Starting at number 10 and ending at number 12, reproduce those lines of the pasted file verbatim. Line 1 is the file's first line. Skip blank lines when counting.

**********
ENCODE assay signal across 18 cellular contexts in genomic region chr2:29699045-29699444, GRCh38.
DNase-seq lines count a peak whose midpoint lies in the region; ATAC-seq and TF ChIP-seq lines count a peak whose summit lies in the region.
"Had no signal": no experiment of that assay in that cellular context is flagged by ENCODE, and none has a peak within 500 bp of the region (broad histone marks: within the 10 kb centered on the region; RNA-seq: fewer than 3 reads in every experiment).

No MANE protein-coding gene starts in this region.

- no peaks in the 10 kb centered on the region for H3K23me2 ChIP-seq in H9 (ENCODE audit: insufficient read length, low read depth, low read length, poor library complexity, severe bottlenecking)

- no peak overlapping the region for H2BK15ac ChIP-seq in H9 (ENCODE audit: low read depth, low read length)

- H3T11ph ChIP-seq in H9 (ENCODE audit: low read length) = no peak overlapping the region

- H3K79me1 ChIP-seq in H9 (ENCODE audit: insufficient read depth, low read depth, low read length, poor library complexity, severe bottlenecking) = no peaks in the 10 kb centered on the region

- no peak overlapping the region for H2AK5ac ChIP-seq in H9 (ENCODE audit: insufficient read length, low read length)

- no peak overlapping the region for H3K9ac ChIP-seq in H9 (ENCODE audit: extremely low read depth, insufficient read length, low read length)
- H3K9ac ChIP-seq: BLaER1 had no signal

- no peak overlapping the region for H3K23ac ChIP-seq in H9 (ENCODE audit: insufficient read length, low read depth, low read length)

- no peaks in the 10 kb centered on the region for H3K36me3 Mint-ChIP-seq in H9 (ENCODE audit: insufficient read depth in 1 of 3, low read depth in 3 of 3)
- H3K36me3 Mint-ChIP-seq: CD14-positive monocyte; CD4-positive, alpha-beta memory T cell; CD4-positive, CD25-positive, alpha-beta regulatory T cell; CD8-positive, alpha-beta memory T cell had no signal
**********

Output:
- no peak overlapping the region for H3K9ac ChIP-seq in H9 (ENCODE audit: extremely low read depth, insufficient read length, low read length)
- H3K9ac ChIP-seq: BLaER1 had no signal

- no peak overlapping the region for H3K23ac ChIP-seq in H9 (ENCODE audit: insufficient read length, low read depth, low read length)